J.L., 529 U.S. at 270-71, 120 S.Ct. 1375 (emphasis added) (internal citations omitted).   The Court then took great pains to clarify that the relevant question is not whether the tipster's description of what he or she is seeing is accurate, but rather whether there are accompanying predictions of future actions which are then found to be accurate through subsequent police surveillance or investigation so as to make the tip reliable.   The tip in J.L. “lacked the moderate indicia of reliability present in White and essential to the Court's decision in that case” because it “provided no predictive information and therefore left the police without means to test the informant's knowledge or credibility.”  J.L., 529 U.S. at 271, 120 S.Ct. 1375.   Similarly, in Illinois v. Gates, another tip case, the Court pointed to the fact that “the anonymous [tip] contained a range of details relating not just to easily obtained facts and conditions existing at the time of the tip, but to future actions of third parties ordinarily not easily predicted.”   462 U.S. 213, 245, 103 S.Ct. 2317, 76 L.Ed.2d 527 (1983) (emphasis added).   See also White, 496 U.S. at 332, 110 S.Ct. 2412 (pointing to “independent corroboration by the police of significant aspects of the informer's predictions [which] imparted some degree of reliability to the other allegations made by the caller”) (emphasis added).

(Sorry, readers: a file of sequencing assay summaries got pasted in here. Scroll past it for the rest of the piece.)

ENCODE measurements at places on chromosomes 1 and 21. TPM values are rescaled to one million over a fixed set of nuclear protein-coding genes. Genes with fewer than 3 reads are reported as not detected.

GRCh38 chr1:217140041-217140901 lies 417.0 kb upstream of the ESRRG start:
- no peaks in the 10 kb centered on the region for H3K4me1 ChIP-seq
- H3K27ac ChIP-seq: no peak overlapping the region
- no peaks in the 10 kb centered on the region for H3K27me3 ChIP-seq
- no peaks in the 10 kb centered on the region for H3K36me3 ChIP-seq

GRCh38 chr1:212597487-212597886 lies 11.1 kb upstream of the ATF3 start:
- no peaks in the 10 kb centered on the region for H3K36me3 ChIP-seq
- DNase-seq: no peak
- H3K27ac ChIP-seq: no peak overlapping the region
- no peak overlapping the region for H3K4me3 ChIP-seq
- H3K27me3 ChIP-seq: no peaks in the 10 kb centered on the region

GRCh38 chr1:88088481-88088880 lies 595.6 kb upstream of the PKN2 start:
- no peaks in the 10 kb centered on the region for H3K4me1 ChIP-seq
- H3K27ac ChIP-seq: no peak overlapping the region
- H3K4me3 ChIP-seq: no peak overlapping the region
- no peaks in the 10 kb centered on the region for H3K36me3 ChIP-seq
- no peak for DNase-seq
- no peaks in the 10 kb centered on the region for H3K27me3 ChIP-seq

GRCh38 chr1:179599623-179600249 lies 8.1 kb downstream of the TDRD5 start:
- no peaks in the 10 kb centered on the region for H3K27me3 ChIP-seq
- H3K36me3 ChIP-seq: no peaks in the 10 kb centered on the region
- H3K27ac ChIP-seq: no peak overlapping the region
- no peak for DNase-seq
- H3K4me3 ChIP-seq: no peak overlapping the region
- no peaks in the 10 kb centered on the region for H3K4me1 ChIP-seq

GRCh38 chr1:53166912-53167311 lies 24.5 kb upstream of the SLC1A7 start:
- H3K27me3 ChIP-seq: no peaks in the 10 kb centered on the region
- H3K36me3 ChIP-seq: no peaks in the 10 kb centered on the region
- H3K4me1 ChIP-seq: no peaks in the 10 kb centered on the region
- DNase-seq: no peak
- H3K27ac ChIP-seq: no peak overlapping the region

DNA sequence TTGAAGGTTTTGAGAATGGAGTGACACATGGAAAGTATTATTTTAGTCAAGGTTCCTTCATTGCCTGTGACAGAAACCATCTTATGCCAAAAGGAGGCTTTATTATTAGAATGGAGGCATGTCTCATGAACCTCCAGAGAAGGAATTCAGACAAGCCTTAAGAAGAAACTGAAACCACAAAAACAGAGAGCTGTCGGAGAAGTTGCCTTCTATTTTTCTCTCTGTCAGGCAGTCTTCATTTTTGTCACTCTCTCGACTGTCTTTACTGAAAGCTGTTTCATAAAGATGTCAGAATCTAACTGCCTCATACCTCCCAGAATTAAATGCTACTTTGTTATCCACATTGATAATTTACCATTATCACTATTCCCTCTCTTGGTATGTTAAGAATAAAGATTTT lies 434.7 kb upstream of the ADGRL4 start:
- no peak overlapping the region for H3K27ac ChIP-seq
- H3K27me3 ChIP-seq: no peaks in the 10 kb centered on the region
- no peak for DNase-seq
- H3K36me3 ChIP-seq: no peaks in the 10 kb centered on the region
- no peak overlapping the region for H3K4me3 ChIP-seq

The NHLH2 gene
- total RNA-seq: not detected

Thus, the “reliability” of the tip does not relate to whether the tip accurately describes a particular person.   The relevant inquiry is whether the tip is reliable in its ability to describe criminal activity.   As the Court noted in J.L.:

An accurate description of a subject's readily observable location and appearance is of course reliable in this limited sense:  It will help the police correctly identify the person whom the tipster means to accuse.   Such a tip, however, does not show that the tipster has knowledge of concealed criminal activity.   The reasonable suspicion here at issue requires that a tip be reliable in its assertion of illegality, not just in its tendency to identify a determinate person.

529 U.S. at 272, 120 S.Ct. 1375 (emphasis added).

Nor does it make a difference that the description includes the presence of a firearm.   There is no firearm exception to the reliability requirement.   When the argument was made in J.L. that a tip alleging an illegal gun should justify a stop and frisk even if the accusation would fail standard pre-search reliability testing, the Supreme Court plainly stated:  “We decline to adopt this position.”  Id.